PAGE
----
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Don't miss this cartoon...

Don't miss this cartoon...

September 22, 2011

We're all blind. Not literally, but figuratively. We don't see what's really going on around us.

It's true for every one of us. And it's especially true for me and you as leaders of businesses. This cartoon really says it all'

Hopefully, you're like not as blind as the guy in the cartoon but the message is loud and clear ' and he's still missing it! I love it because it's so true! I see it all the time when I'm working with our clients and I'm embarrassed to say, myself too.

Every time I think I have my act together one of our team members holds a mirror up to my actions and shows me what it's like being on the other side of my comments. It ain't pretty.

Typically, clients are frustrated because things aren't getting done or they aren't progressing fast enough, when the real problem is really staring right back at them in the mirror.

I'm as guilty as anybody. We all are.

That's why I'm excited to share with you our most powerful ideas that will help you take the blinders off and see things for what they really are. From my experience, companies that do this outperform their competitors by up to 3:1.

Take, for example, someone I know whom I'll call Frank..

You see Frank had a bad temper and never realized it. For him, that's the way his father did things, and that's the way he grew up. Yelling and screaming was how they got things done, so he never thought anything of it.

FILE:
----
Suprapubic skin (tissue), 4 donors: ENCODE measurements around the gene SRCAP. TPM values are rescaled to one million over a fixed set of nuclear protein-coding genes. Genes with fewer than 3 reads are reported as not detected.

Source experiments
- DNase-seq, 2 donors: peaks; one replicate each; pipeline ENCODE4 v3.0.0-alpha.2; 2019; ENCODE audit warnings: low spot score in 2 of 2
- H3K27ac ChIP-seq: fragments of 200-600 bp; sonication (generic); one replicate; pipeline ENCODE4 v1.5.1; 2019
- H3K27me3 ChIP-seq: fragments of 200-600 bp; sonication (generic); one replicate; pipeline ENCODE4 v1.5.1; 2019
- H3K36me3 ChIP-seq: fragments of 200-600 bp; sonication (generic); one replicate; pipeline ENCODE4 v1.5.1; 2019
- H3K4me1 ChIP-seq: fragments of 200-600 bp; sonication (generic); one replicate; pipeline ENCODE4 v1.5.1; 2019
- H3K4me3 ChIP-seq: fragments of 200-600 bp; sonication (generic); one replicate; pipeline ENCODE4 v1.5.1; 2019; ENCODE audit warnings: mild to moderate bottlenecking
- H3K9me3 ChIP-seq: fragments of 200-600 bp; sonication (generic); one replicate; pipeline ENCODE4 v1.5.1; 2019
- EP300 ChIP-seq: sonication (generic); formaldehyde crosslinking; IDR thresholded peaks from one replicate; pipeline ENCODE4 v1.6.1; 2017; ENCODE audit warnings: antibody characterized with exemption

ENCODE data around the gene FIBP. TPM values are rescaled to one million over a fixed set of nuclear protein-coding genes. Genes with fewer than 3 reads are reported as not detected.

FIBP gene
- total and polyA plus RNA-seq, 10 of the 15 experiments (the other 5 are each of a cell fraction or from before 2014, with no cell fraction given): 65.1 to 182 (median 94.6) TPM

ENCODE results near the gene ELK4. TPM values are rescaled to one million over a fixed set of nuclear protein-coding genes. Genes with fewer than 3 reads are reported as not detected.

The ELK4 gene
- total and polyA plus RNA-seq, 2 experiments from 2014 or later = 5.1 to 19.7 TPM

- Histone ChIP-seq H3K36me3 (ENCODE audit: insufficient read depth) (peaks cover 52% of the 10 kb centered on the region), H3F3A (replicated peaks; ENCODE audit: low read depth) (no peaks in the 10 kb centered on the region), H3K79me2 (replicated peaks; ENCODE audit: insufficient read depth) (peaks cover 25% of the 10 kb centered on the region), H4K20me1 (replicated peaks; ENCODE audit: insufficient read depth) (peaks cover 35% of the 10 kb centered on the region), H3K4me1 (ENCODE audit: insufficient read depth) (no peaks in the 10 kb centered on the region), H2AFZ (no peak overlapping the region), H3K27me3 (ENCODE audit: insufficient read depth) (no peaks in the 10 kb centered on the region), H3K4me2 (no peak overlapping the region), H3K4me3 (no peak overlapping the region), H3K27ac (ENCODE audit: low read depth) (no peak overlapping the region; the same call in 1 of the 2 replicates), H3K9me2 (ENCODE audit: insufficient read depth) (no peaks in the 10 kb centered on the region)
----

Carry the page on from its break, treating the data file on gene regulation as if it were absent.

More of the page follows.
In his mind, everything was working fine. But when he and his team came into our office to grow their company he was in for a real eye-opener. Finally, in an environment where everyone could honestly communicate, Frank realized that his team was not functioning well.

Are you the "go-to expert" or the bottleneck?

A similar situation happened with another friend whom I'll call Stephen. He had become so controlling in his organization that nothing happened unless he was involved in the decision. As a result, he had become a bottleneck.

He was frustrated because nothing was getting done. His management team was frustrated waiting on him. Everything was waiting on him for approval. And in the meantime, nothing was getting done!

But Stephen always looked at everybody around him and complained about them.

Maybe you are like him. You know more than anybody, you're super talented, fast, and able handle things better than everyone else. Your strength in being good at many things actually becomes your greatest weakness!

When he drew out his organizational chart it was not what you should expect to see with him on top and others under him, instead it looked like a bloody bicycle wheel, with spokes radiating from the center -- and he was right at the center! He was working harder than everybody and hating life. (The good news was in about a year he became essentially free from his business.).

'I'm going to burn out, have a heart attack, probably be broke and divorced.'